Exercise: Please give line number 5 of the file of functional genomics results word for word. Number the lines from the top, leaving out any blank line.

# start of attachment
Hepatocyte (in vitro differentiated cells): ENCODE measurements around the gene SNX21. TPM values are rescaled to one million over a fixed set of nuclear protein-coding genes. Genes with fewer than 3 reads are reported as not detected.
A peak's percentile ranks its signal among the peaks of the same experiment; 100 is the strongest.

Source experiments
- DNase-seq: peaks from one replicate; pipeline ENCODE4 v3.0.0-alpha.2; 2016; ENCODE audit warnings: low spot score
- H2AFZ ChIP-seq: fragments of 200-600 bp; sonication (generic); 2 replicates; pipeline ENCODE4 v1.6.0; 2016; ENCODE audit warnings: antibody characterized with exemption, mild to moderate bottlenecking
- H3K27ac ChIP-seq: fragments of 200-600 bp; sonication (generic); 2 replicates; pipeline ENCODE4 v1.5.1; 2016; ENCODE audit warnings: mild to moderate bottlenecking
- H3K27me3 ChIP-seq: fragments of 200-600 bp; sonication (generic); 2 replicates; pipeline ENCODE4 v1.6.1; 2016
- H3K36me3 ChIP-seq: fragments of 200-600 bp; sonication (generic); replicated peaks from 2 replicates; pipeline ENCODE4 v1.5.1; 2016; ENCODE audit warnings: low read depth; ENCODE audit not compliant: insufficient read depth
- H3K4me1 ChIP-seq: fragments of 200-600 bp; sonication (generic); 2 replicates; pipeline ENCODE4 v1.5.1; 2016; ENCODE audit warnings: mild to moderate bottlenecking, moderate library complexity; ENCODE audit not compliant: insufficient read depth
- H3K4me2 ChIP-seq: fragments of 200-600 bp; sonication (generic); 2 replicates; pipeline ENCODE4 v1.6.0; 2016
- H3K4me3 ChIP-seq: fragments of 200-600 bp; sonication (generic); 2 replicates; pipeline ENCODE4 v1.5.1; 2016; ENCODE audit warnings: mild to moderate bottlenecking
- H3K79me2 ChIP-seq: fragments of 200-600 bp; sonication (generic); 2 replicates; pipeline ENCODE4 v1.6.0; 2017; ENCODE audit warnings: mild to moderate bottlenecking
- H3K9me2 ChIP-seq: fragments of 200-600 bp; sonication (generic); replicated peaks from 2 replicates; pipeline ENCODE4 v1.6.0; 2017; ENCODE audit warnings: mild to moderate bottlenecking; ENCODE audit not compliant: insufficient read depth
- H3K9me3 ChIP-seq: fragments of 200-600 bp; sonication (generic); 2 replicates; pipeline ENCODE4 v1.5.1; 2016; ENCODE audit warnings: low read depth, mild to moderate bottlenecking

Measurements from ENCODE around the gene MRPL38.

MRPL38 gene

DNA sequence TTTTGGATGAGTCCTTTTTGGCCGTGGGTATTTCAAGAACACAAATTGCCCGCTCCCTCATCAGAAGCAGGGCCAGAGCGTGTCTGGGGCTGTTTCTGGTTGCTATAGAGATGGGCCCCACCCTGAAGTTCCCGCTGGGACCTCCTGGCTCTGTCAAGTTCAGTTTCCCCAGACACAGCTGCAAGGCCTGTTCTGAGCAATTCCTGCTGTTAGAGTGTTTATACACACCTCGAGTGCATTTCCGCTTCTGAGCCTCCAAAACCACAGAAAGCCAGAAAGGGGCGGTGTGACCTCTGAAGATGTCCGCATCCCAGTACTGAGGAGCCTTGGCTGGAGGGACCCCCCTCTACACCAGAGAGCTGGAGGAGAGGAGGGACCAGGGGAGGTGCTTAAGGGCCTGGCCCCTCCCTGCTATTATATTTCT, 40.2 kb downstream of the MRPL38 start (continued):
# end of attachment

- H2AFZ ChIP-seq: fragments of 200-600 bp; sonication (generic); 2 replicates; pipeline ENCODE4 v1.6.0; 2016; ENCODE audit warnings: antibody characterized with exemption, mild to moderate bottlenecking